Pitfalls of Kids Ministry: Theology: Story vs. Fact

One of the pitfalls of Children’s ministry is we tell so many bible stories we treat the bible like it is a story book or play script.

I am not trying to say every kids pastor treats the bible with irreverence. I am saying that when we are using the stories in the bible as a medium to communicate truth we can forget that those stories really happened.

How can we remember and reinforce the bible as a History book?

1. Preach from the bible to your kids. – Bring your bible on stage don’t just use story sheets.

2. Read the bible for yourself not just for your lesson plans.

3. Study the Bible – It is easy to just rehearse the stories you have learned dig deeper push yourself to learn more.

4. Communicate to your kids that what you are about to talk about really happened.

5. Check your beliefs: Do you believe the bible is true and actually happened.

The bible is a supernatural book. It will change your life. It will change the life your kids. Let it.

Please note: I reserve the right to delete comments that are offensive or off-topic.

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13 thoughts on “Pitfalls of Kids Ministry: Theology: Story vs. Fact

  1. Another thing I’m careful about with stories is not using the same ones over and over. I think this gives kids the impression that they know everything that’s in the Bible. If they’ve heard about Adam, Noah, Jonah, Daniel, Moses, David, Samson, Jesus, and the disciples and that’s all they keep hearing about, it would be wasy to assume that’s all there is.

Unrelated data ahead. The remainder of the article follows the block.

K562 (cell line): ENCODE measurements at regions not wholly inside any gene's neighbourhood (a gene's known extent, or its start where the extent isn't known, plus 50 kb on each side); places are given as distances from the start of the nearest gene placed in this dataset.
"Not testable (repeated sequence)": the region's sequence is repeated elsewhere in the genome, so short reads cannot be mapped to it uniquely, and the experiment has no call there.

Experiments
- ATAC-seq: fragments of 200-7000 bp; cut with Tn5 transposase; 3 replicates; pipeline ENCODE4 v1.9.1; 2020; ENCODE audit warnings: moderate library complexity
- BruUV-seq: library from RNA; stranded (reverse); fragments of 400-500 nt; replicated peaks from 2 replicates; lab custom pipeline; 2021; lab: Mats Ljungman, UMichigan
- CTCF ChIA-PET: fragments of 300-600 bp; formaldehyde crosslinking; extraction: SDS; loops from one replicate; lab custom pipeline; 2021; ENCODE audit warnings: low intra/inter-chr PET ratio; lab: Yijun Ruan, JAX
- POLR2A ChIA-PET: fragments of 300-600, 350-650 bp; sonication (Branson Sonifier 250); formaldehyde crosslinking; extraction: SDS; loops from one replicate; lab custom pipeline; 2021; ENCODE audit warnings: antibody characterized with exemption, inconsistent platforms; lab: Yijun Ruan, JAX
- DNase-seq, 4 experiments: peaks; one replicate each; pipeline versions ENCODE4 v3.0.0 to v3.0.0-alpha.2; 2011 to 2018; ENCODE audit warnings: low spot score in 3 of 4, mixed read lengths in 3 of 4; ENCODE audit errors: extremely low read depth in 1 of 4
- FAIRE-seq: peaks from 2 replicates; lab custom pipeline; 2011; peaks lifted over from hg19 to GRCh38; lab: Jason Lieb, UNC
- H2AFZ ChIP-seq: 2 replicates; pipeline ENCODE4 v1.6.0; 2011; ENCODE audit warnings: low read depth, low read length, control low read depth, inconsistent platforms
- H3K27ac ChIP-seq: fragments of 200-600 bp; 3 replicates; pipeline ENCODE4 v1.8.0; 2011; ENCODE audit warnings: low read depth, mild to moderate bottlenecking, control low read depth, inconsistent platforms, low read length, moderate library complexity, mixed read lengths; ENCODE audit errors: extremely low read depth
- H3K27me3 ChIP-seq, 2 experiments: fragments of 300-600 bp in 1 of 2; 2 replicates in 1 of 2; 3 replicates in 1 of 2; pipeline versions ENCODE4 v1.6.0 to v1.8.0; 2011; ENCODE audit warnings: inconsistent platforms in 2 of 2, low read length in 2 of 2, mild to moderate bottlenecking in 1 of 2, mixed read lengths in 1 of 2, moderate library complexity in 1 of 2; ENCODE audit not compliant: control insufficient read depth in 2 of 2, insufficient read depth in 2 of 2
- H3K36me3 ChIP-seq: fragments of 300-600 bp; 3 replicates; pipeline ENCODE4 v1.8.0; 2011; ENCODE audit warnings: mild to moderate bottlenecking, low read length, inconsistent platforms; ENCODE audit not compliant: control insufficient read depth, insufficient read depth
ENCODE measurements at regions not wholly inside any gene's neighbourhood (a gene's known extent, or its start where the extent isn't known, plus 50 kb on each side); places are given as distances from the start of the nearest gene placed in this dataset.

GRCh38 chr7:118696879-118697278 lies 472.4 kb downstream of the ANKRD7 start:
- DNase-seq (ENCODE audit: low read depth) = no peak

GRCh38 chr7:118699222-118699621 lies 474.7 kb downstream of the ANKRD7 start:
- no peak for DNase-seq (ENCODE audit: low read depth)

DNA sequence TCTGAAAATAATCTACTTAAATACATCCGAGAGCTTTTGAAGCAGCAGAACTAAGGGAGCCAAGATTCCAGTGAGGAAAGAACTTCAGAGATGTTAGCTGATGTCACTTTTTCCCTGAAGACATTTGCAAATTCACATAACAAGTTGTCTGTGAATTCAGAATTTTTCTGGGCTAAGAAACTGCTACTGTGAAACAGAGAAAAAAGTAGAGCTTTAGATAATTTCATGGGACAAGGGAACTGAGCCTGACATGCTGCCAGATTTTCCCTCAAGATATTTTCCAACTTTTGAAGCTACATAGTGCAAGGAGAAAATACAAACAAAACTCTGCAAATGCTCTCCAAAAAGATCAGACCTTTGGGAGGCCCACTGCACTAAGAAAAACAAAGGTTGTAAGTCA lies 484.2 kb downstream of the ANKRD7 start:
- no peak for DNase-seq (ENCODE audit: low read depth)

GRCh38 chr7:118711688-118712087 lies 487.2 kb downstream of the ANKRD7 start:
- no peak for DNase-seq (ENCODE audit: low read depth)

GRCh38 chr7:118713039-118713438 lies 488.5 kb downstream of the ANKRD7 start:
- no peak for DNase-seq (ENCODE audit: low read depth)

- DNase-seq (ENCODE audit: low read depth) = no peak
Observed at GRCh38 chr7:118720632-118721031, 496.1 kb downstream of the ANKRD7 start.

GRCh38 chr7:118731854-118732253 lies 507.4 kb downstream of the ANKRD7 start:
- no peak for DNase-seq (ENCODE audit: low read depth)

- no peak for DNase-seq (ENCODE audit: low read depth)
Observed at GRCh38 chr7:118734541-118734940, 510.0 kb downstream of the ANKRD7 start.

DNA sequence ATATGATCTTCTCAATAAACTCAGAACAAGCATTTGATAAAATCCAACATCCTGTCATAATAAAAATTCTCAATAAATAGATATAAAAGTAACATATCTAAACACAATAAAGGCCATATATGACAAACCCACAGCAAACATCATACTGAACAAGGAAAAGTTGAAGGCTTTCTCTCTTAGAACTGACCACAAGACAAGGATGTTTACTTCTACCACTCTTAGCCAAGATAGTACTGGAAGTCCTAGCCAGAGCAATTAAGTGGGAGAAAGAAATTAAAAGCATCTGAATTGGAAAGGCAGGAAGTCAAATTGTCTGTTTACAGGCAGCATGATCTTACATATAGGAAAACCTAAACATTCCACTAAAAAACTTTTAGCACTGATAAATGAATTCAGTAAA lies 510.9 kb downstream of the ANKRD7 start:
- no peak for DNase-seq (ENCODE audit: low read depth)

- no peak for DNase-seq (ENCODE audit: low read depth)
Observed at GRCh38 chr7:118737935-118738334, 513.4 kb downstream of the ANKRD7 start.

When I pull out a really random one, people seem caught off guard that there’s something in the Bible they’ve never heard of. Some of the really obscure stories have great messages too.

  2. Kendra,

    Great Point! So true. I agree that we can make the bible seem like a rerun because we teach the bible through the lens of 6 great Bible Characters. In doing that I think we minimize the power, reach and scope of who God is.

    Excellent point.

  3. While I agree that we don’t want kids to see the Bible as a storybook with a bunch of stories in it, we also don’t want to lose the story aspect of the Bible. It is, in its entire context a story. It’s the story of redemption told in many different ways throughout the lives of many people throughout history.

    One great book to help us as teachers and leaders understand this better and even enhance how we study the Bible is Scot McKnight’s “The Blue Parakeet.”

    • Well said Henry. The Bible is communal library, collected over thousands of years. And regardless of its own internal conflict, it is one story that happened and continues to happen today. For kids and students to capture this larger movement is essential.

  4. While I agree that we don’t want kids to see the Bible as a storybook with a bunch of stories in it, we also don’t want to lose the story aspect of the Bible. It is, in its entire context a story. It’s the story of redemption told in many different ways throughout the lives of many people throughout history.

    One great book to help us as teachers and leaders understand this better and even enhance how we study the Bible is Scot McKnight’s “The Blue Parakeet.”